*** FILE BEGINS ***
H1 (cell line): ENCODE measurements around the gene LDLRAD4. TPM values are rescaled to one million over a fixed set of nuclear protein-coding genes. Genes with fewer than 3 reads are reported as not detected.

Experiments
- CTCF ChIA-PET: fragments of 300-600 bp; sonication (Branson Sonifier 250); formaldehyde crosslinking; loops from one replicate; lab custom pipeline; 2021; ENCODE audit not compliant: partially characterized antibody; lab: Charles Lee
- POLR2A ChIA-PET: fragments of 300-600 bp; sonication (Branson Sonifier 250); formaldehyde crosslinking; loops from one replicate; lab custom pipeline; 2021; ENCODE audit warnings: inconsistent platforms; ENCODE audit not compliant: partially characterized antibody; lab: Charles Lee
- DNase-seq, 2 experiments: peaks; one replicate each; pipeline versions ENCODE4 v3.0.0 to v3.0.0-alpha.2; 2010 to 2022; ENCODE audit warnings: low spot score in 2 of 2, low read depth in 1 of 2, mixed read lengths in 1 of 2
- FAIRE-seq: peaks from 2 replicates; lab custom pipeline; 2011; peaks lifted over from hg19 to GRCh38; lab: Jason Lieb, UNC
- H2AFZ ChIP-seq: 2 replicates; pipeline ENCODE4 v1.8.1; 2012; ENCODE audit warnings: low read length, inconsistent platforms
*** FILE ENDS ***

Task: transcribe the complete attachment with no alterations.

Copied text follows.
H1 (cell line): ENCODE measurements around the gene LDLRAD4. TPM values are rescaled to one million over a fixed set of nuclear protein-coding genes. Genes with fewer than 3 reads are reported as not detected.

Experiments
- CTCF ChIA-PET: fragments of 300-600 bp; sonication (Branson Sonifier 250); formaldehyde crosslinking; loops from one replicate; lab custom pipeline; 2021; ENCODE audit not compliant: partially characterized antibody; lab: Charles Lee
- POLR2A ChIA-PET: fragments of 300-600 bp; sonication (Branson Sonifier 250); formaldehyde crosslinking; loops from one replicate; lab custom pipeline; 2021; ENCODE audit warnings: inconsistent platforms; ENCODE audit not compliant: partially characterized antibody; lab: Charles Lee
- DNase-seq, 2 experiments: peaks; one replicate each; pipeline versions ENCODE4 v3.0.0 to v3.0.0-alpha.2; 2010 to 2022; ENCODE audit warnings: low spot score in 2 of 2, low read depth in 1 of 2, mixed read lengths in 1 of 2
- FAIRE-seq: peaks from 2 replicates; lab custom pipeline; 2011; peaks lifted over from hg19 to GRCh38; lab: Jason Lieb, UNC
- H2AFZ ChIP-seq: 2 replicates; pipeline ENCODE4 v1.8.1; 2012; ENCODE audit warnings: low read length, inconsistent platforms